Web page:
Interview: Duke Special
EG caught up with Duke Special (aka Peter Wilson) shortly after the Meteor Awards, Ireland’s version of the Brits. Having been nominated in three categories, he came away empty-handed – although the evening did have its compensations:
“The Best Album award went to Snow Patrol – but the cool thing was that Gary (Lightbody), when receiving the award, said that Duke Special should have won. Then he held the award up, and got everyone to clap!”
Erm, isn’t that what award winners usually do on these occasions? Still, it’s an impressive endorsement. As for duplicating his Irish success in the UK, Duke is taking a relaxed, long-term view.
“I’ve been working in both places equally – but Ireland’s population is less than London, so it’s easier to succeed over there. It’s served people like Damian Rice and David Gray well in the past. The way I’ve gone about things has been very organic – just going back and playing the same places over and over, and people bringing their friends along. It’s only in the last six months that there’s been any kind of media attention.”
When it comes to his performing alter ego, where does Duke Special start, and where does Peter Wilson end?
“It was important to have a name that said something about what I was doing, in the same way as having a band name is like setting your stall out. Peter Wilson is a very popular name, shall we say, so I wanted something a bit more enigmatic. What I want to portray on stage has elements of theatre and performance, that’s more than just ambling on and singing some songs – so having an alter ego helps.”
But with any alter ego, the boundaries can blur. In some cases, artists have turned into their aliases, dropping their real names altogether.
“Well, unlike Elton John, no-one’s going to think that my parents gave me this name! It’s more like Badly Drawn Boy – a suitable vehicle to do what you do onstage. Some people call me Duke, but never my close friends and family.”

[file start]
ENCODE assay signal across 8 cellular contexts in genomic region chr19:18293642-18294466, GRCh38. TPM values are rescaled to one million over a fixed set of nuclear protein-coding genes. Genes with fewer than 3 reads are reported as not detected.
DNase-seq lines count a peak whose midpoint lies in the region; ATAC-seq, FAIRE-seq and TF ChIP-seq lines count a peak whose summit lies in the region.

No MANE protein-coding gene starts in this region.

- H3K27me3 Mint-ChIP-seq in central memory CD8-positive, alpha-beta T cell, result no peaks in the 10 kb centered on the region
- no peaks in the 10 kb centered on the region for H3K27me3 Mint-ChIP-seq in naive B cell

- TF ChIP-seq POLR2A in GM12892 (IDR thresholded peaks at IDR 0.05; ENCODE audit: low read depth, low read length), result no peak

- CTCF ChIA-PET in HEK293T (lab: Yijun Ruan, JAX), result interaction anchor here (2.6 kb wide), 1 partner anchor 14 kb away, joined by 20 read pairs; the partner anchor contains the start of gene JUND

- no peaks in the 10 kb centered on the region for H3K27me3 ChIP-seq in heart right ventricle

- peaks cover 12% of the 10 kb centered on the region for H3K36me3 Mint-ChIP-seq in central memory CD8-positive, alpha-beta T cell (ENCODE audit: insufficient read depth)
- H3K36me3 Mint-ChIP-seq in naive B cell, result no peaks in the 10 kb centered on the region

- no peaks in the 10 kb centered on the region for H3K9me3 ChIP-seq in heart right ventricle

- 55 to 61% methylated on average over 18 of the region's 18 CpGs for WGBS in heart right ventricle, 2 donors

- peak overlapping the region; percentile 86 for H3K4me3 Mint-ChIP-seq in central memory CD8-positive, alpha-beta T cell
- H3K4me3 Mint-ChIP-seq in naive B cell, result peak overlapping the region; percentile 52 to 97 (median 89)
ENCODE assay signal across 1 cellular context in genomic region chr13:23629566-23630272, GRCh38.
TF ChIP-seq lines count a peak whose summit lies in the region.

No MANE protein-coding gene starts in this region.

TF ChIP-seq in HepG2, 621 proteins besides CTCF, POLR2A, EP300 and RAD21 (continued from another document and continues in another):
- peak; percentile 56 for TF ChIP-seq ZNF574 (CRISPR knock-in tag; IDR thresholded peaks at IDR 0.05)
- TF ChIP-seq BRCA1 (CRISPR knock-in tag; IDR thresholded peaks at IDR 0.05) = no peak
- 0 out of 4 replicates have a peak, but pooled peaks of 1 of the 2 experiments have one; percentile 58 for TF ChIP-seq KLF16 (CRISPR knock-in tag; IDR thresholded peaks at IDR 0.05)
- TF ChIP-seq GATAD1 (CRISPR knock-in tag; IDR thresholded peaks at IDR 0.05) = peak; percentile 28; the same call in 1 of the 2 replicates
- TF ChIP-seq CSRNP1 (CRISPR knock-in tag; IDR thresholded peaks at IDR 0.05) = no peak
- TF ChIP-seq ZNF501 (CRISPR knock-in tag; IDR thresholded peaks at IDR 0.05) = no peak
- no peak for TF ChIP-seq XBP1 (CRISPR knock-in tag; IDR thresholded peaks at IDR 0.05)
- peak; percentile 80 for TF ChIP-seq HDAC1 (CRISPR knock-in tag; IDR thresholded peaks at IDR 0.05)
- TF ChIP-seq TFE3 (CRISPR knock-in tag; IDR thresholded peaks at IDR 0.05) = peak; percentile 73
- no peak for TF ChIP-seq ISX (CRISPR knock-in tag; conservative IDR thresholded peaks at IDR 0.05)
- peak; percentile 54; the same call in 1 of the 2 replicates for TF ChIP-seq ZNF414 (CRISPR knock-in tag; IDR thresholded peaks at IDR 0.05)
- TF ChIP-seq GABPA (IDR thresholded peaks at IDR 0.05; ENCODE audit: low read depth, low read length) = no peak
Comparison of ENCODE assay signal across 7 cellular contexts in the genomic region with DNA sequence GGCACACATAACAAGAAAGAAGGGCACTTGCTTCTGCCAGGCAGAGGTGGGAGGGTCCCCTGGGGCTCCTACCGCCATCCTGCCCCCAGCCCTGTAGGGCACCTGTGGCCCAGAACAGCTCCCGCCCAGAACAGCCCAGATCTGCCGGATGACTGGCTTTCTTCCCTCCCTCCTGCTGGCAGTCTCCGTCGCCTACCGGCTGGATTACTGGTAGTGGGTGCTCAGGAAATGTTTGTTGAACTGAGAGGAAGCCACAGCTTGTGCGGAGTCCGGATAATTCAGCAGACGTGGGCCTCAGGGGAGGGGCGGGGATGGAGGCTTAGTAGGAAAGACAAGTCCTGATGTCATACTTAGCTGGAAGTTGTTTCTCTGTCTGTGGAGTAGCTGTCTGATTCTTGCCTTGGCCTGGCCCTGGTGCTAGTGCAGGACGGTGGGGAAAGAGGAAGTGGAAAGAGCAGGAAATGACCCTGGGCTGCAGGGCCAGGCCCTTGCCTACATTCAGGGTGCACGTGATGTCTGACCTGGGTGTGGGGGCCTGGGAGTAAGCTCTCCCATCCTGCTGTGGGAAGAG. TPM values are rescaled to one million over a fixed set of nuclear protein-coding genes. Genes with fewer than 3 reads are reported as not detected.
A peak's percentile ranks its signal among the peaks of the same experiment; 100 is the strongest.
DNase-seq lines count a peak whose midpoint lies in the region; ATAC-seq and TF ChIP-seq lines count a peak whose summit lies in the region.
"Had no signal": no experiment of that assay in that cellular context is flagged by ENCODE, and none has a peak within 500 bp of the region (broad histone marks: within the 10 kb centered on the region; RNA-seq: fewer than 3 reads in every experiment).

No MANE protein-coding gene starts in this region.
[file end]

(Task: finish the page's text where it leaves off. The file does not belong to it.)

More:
It’s a reassuringly well-balanced answer. So what are Duke’s – or rather Peter’s – major musical influences?
“It’s constantly changing. When I was very young, it was Ian Dury, Elvis Costello, Joe Jackson. Tom Waits was an epiphany for me, in terms of presenting something in a more showmanlike way. There were old country records which my Dad would have played, and my Mum used to play Nana Mouskouri every Christmas!”
“There are certain things which get under your skin, whether you like it or not – like my mum singing You Are My Sunshine, and a lot of novelty songs from my Dad. I’ve never wanted to be overly earnest when I’m singing. I feel like a mixture between a soul singer and a vaudeville performer. I want to say something that is meaningful and has depth, but I also want to make it playful and entertaining.”
How does Duke feel about the frequent comparisons with Rufus Wainwright? Flattered, annoyed or bemused?
“Before Rufus, there was nothing like that in the mainstream – so the comparison is tempting. He’s been a pointer for me along the way. When I heard him, I thought: Brilliant, there’s another person doing this! What he does is absolutely incredible, and he’s further on than I am – but his collaborations with the likes of Van Dyke Parks, and his orchestral approach to pop music, make everything sound as if it’s in its own world.”